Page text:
Gold Options Signal More Gains as ETFs Rebound Amid Tensions

  • Most-active call bullion options see volume jump six-fold
  • Price swings on options rise to highest in two months

Gold options are signaling there’s more room to run for bulls.

Prices and volumes surged Tuesday on calls giving holders the right to buy bullion at higher prices. As of 11:21 a.m. in New York, trading in the most-active option was 10 times Monday’s total, and price swings on options were at the highest in three months. Investors also returned to the biggest exchange-traded fund backed by the metal.

Gold climbed to the highest in five months as geopolitical tensions fueled demand for the metal as a haven. Investor anxiety has mounted amid discord between the Trump administration and Russia over Syria and festering U.S.-North Korea tensions, helping send global equities lower. Demand for a store of value is giving gold a jolt at a time when the metal’s rally was showing signs of fatigue amid prospects for higher interest rates.

“You could see our relations deteriorate pretty fast with Russia, and things could escalate quickly,” Phil Streible, a senior commodity strategist at RJO Futures in Chicago, said in a telephone interview. “It’s seems we’re one disagreement away from World War III starting, and so gold is getting a boost.”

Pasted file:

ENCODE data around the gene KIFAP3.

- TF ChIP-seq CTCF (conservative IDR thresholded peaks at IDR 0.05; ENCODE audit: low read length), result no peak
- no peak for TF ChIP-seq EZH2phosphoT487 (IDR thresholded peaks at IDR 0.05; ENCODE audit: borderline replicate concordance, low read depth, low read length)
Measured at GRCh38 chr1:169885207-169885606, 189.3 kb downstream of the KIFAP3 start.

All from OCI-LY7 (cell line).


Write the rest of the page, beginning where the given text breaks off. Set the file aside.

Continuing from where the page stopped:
Gold futures for June delivery gained 1.6 percent to settle at $1,274.20 an ounce at 1:40 p.m. on the Comex in New York, after touching $1,275.90, the highest for a most-active contract since November.

The price for call options giving holders the right to buy May futures at $1,300 an ounce more than quadrupled. That was the most-active gold option, with volume at more than 4,000 contracts. The seven most-traded options on Tuesday were calls, with prices rising at least 76 percent for each.

Bullion futures, which are up about 11 percent this year, closed above the 200-day moving average for the first time since November, indicating upward momentum.

On Monday, investors poured $71.4 million into SPDR Gold Shares, the first inflow in a week into the largest ETF backed by the metal. Money also flowed into 10 other similar ETFs listed in exchanges from Shanghai to London.

In other metals:

  • Aluminum, zinc, nickel, lead and tin fell on the London Metal Exchange, while copper advanced.
  • On the Comex in New York, copper futures for May delivery added 0.2 percent to $2.608 a pound.
    Before it's here, it's on the Bloomberg Terminal.
    LEARN MORE